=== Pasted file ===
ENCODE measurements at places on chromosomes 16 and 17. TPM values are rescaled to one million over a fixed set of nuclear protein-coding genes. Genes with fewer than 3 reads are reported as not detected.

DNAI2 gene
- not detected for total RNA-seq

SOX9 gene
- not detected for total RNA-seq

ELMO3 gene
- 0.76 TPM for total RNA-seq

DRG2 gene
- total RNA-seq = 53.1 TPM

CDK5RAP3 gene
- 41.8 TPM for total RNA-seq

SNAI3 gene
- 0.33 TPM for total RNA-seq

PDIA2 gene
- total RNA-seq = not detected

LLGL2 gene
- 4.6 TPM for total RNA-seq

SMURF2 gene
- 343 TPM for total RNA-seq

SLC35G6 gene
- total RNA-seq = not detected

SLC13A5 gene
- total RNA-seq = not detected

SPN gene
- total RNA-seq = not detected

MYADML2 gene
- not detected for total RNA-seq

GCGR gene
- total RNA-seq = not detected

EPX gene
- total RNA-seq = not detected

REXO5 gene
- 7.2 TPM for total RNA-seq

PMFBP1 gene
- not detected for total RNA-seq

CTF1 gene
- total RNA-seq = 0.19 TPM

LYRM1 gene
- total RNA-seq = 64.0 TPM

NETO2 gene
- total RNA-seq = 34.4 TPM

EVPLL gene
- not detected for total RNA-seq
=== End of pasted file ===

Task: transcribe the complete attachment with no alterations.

ENCODE measurements at places on chromosomes 16 and 17. TPM values are rescaled to one million over a fixed set of nuclear protein-coding genes. Genes with fewer than 3 reads are reported as not detected.

DNAI2 gene
- not detected for total RNA-seq

SOX9 gene
- not detected for total RNA-seq

ELMO3 gene
- 0.76 TPM for total RNA-seq

DRG2 gene
- total RNA-seq = 53.1 TPM

CDK5RAP3 gene
- 41.8 TPM for total RNA-seq

SNAI3 gene
- 0.33 TPM for total RNA-seq

PDIA2 gene
- total RNA-seq = not detected

LLGL2 gene
- 4.6 TPM for total RNA-seq

SMURF2 gene
- 343 TPM for total RNA-seq

SLC35G6 gene
- total RNA-seq = not detected

SLC13A5 gene
- total RNA-seq = not detected

SPN gene
- total RNA-seq = not detected

MYADML2 gene
- not detected for total RNA-seq

GCGR gene
- total RNA-seq = not detected

EPX gene
- total RNA-seq = not detected

REXO5 gene
- 7.2 TPM for total RNA-seq

PMFBP1 gene
- not detected for total RNA-seq

CTF1 gene
- total RNA-seq = 0.19 TPM

LYRM1 gene
- total RNA-seq = 64.0 TPM

NETO2 gene
- total RNA-seq = 34.4 TPM

EVPLL gene
- not detected for total RNA-seq